1. Farmers and ranchers might consider delaying sales until 2019. Generally, this can be accomplished in one of two ways. First, simply hold onto the production and sell after the first of the year if the farm uses the cash-method of accounting. Second, if the farmer is satisfied with a price being offered now, sell the commodity using a deferred contract with payment of a specified commodity after Jan. 1, 2019, at a specified price per unit of the commodity with a clause that prohibits the farmer from receiving payment until the contract date.
2. Another option is to consider pre-paying for inputs to be used in 2019 by purchasing the items before Dec. 31, 2018, if the farmer uses the cash method of accounting. Generally, there is a limitation to how much can be purchased in advance. A rule discussed in the Farmer’s Tax Guide, IRS Publication 225, is 50 percent of historic inputs. Refer to the Farmer’s Tax Guide for additional tax information.
3. Capital asset purchases, such as machinery and equipment, could be purchased and placed into service prior to year-end and be available for post year-end tax planning. However, do so only if this is in the long-term business plan of the farm. In other words, do not let the tax tail wag the business dog (use of the expensing election and bonus depreciation follows in the next section).
Post Year-End Tax Management Strategies
1. The TCJA increased the amount of IRC Section 179 expensing to $1 million with an investment limit of $2.5 million. If farmers and ranchers purchased depreciable assets in 2018, they can make the election to expense all or part of these purchases subject to the rules for Section 179.
2. The TCJA also allows for bonus depreciation of 100 percent for new and used depreciable assets purchased in 2018. The law presumes that farmers and ranchers will use bonus depreciation. Doing so, in some cases, may create a loss which might not be in the best interest of the agricultural business. Producers have the option to elect out of bonus depreciation on a class-by-class basis (for example, elect out for all three-year class life property).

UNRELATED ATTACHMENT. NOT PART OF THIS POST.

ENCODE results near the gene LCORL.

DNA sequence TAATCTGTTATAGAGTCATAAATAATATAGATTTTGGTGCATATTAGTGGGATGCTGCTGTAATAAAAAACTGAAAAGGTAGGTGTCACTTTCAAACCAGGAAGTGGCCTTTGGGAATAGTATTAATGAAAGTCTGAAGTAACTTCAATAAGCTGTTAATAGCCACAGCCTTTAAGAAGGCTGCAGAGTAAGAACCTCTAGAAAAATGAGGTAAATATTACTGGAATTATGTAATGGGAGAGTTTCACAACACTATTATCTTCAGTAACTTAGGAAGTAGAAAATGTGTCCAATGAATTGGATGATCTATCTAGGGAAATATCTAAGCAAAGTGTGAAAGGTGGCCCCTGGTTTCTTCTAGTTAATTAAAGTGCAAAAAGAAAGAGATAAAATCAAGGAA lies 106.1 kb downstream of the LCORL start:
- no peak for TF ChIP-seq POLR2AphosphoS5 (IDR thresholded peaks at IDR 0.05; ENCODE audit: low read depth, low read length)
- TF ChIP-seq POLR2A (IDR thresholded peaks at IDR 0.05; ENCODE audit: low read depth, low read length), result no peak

3. Continued contribution to or initial creation of a retirement plan can also reduce income taxes. The plans that do reduce current year income taxes are: traditional IRAs, SEP-IRAs, SIMPLE IRA, and solo 401-Ks. There are rules for when the plan must be established in order for the contribution to be deducted from 2018 income.
Farmers and ranchers may be more interested in non-deductible retirement plans due to their distributions being income tax-free in their retirement years. These plans include Roth IRAs and Roth 401-Ks.
Farmers and ranchers are strongly encouraged to seek professional tax preparation assistance to address areas of tax management for their businesses. Seek competent tax advice from someone who is familiar with agriculture and can explain the applicable tax laws can help farmers and ranchers achieve their goals relative to income and self-employment tax management. Remember the goal of good tax management is not to reduce taxes but to increase after tax net income over the life of the business.